It was New Year’s Eve afternoon, and I was limping around the local bougie grocery store in a protective boot, desperately searching for caviar with which to make my favourite fancy girl snack of caviar and chips. All they had was salmon roe, my least favourite roe. (It’s too much like a fish Gusher! Sorry!) “Of course,” I mumbled, half-chuckling. After nearly two months of emotional and physical foibles, including two hospital stays, this was not that big of a setback, but it fit neatly with my end-of-year vibe.
Luckily, there was a tasteful display of tinned seafood right next to the fridge that my caviar should have been inside. After several years of “having a moment” and being consumed by “hot girls,” it seems fish conserves are more staple than fad, and its ubiquity ended up being a blessing. “We’ll use this instead,” I told my patient boyfriend, grabbing a can of Fishwife smoked tuna.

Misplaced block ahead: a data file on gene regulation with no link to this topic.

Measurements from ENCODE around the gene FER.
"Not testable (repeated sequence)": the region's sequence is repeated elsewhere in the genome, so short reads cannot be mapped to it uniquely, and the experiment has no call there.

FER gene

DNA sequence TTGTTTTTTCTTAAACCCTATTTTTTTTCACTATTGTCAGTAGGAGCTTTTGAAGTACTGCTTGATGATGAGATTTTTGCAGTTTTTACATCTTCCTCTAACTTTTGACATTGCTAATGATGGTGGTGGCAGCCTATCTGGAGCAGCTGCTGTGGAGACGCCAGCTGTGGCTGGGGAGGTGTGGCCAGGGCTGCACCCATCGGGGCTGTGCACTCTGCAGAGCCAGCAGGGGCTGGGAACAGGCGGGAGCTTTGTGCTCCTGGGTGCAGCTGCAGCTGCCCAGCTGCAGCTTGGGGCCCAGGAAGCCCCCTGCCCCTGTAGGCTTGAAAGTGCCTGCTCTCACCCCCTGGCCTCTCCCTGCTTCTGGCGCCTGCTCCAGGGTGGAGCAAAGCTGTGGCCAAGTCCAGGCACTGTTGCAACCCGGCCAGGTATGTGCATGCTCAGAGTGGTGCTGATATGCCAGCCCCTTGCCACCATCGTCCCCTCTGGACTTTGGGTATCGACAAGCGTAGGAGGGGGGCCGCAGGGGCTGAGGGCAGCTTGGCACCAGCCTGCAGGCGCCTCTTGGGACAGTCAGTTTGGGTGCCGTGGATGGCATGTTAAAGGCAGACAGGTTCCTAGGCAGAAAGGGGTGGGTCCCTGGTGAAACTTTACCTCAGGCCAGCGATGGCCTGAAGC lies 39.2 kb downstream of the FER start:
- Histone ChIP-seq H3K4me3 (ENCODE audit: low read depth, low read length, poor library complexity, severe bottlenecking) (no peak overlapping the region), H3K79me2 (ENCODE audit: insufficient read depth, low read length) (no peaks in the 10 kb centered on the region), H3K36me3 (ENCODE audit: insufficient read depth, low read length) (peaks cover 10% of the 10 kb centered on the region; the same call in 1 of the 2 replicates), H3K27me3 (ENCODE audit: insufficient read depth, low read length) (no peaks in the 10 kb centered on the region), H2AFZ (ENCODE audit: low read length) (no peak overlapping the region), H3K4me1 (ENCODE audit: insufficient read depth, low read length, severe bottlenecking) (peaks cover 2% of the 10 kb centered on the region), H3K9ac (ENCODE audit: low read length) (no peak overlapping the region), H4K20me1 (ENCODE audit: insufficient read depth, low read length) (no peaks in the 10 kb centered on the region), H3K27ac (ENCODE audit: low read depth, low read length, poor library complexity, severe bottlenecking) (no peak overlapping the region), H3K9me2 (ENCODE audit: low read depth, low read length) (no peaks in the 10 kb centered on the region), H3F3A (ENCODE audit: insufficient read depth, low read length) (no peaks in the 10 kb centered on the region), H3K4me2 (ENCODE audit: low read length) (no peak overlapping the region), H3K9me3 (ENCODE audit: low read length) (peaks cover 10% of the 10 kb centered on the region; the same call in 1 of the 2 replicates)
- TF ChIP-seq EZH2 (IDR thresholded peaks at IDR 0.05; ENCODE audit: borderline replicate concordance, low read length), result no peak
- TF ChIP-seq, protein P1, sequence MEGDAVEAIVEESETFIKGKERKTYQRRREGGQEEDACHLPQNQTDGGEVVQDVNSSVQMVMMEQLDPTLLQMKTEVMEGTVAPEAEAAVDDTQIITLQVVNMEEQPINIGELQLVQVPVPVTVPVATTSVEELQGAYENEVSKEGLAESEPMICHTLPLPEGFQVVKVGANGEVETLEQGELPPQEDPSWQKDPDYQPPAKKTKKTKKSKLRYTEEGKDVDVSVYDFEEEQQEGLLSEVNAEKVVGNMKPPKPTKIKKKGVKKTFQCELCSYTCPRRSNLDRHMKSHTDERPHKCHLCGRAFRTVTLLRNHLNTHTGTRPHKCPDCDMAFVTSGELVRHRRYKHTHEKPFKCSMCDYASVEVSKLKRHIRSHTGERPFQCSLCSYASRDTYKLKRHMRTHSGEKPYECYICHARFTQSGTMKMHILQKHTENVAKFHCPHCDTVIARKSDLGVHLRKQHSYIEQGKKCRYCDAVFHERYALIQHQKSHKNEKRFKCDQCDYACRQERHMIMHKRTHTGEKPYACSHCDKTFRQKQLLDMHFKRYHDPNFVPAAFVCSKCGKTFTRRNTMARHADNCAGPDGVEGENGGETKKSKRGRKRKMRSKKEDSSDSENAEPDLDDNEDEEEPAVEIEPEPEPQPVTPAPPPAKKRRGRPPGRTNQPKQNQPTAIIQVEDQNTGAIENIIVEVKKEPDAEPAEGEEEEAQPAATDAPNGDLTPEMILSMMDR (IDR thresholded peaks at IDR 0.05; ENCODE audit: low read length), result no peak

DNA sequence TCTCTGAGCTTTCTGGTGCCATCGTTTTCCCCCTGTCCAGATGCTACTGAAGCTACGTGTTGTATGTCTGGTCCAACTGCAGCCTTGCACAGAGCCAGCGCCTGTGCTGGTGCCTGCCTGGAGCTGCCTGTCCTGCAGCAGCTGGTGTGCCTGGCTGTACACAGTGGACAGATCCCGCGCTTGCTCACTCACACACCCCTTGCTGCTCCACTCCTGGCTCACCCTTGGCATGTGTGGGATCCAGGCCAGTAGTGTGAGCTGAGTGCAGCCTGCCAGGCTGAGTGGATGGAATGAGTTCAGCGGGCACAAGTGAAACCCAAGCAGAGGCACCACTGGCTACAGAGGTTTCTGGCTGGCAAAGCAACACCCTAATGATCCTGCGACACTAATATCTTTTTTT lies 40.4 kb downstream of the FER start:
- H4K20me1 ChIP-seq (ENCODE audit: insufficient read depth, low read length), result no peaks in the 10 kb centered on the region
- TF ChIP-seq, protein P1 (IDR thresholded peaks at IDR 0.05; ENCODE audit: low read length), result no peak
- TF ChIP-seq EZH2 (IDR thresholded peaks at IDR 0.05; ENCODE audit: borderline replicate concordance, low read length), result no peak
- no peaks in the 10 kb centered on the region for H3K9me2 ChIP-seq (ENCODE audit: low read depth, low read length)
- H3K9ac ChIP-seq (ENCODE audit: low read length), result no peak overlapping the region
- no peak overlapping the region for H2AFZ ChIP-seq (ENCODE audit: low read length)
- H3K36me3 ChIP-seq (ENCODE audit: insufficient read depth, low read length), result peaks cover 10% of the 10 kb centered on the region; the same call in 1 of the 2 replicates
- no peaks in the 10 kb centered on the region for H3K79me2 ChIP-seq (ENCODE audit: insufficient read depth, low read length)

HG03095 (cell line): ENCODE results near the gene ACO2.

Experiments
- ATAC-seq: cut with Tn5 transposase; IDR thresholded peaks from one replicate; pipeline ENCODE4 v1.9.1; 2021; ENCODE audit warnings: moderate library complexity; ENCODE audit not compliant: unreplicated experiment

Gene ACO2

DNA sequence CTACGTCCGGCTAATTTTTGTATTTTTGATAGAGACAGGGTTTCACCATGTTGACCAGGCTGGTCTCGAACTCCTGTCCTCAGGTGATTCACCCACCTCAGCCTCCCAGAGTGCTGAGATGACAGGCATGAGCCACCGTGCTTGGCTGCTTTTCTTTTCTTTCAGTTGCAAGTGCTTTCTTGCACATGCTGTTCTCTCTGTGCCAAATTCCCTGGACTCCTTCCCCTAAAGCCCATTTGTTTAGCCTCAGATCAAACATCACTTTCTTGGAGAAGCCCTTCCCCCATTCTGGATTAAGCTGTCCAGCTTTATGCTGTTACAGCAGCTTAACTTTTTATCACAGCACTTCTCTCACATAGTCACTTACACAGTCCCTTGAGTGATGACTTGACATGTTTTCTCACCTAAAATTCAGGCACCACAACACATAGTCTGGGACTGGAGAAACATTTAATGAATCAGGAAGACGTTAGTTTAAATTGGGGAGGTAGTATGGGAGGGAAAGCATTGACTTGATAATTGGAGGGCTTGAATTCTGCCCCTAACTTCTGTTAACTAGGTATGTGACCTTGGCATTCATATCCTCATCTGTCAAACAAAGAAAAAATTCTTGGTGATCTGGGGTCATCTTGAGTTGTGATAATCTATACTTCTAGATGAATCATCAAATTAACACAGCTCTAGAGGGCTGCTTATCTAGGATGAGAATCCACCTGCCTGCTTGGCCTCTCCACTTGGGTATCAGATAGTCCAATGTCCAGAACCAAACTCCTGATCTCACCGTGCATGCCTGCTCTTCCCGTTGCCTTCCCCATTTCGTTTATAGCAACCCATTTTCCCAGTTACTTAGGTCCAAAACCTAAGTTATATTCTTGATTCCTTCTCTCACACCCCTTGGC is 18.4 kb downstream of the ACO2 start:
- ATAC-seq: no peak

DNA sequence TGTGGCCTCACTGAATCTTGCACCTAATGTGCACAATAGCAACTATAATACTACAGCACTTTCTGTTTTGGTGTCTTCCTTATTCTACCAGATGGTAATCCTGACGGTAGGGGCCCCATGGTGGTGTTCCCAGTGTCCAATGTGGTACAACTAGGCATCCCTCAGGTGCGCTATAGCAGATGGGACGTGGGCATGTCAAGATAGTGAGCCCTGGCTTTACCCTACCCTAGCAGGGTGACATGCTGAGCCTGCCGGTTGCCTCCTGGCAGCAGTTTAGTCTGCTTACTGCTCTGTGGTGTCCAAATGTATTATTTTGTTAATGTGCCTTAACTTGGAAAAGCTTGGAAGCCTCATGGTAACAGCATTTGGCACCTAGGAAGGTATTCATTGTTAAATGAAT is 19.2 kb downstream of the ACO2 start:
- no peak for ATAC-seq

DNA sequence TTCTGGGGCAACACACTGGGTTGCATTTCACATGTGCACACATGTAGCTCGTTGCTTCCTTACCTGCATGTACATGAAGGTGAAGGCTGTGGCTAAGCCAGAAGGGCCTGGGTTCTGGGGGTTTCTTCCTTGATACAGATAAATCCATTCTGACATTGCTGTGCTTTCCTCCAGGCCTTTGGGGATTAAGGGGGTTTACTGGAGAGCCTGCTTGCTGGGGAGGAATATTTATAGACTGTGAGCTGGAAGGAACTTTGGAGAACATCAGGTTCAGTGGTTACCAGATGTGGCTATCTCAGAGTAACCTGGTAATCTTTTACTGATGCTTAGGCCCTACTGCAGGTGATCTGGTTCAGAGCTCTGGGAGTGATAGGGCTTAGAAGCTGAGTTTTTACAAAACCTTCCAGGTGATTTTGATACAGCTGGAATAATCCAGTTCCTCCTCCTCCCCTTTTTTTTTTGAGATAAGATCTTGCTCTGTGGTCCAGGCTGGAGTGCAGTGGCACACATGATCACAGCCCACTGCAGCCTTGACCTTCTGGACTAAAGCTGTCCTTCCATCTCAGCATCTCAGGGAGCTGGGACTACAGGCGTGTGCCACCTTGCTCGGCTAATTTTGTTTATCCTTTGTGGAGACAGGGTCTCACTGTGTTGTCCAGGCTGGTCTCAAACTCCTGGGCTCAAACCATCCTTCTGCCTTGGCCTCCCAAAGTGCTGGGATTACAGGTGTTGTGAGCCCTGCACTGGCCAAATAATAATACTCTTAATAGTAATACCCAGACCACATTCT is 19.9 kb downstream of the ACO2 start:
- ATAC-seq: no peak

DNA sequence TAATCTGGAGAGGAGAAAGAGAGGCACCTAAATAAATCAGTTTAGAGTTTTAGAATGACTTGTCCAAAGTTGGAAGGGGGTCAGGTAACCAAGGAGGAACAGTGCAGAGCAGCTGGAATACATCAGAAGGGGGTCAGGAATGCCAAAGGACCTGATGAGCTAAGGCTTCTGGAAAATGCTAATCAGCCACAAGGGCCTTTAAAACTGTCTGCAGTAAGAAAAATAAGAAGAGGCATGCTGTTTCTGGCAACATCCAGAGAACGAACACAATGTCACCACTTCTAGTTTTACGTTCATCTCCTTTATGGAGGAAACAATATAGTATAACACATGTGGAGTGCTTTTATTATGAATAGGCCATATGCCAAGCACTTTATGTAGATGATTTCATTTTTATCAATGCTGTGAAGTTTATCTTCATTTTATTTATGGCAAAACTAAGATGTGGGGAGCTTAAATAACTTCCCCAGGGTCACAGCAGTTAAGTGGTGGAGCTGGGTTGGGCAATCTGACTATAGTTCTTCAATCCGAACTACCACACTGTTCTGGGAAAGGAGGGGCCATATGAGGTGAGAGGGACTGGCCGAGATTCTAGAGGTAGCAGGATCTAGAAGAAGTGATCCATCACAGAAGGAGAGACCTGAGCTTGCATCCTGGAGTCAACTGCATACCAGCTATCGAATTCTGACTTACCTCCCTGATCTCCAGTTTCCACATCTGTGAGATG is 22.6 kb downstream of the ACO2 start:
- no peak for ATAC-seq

Back at home, I put together a little spread. We had shrimp cocktail (with extra horseradish and Worcestershire sauce) and a cheese and meat plate, along with in-season citrus, and the fish and chips you see above. I built my snack just like I would with the caviar: Spread some chips around a plate in a single layer, then layered them with crème fraîche, the smoked tuna, grated cured egg yolk, and some scallions (because the bougie store was also out of chives). It was a perfect bite, and one that signalled that misfortune really does lead to new opportunities if you let it. (Or maybe it means nothing; I have been searching for meaning wherever I can find it lately.)
This snack might not have any greater cosmic significance, but it is my new favourite way to eat preserved, smoked, or cured seafood, and I think you should give it a try. Any of the smoked offerings from Fishwife would rule, but so would simple slice of lox, or a tinned preserved mussel in any variety of sauce or oil. Tiny whole fish, like a white anchovy or sardine, would be pretty good too.
If your New Year’s resolution was to “get into tinned fish,” this is an accessible way to do so. The crème fraîche, chives, and salty chips make the introduction a gentle one, with lots of fun flavours to temper anything too “fishy.” It’s savoury and snacky and creamy and just a little funky, and endlessly fun to eat. It’s fish and chips. Perhaps not the fish and chips you were looking for, but the fish and chips you need.
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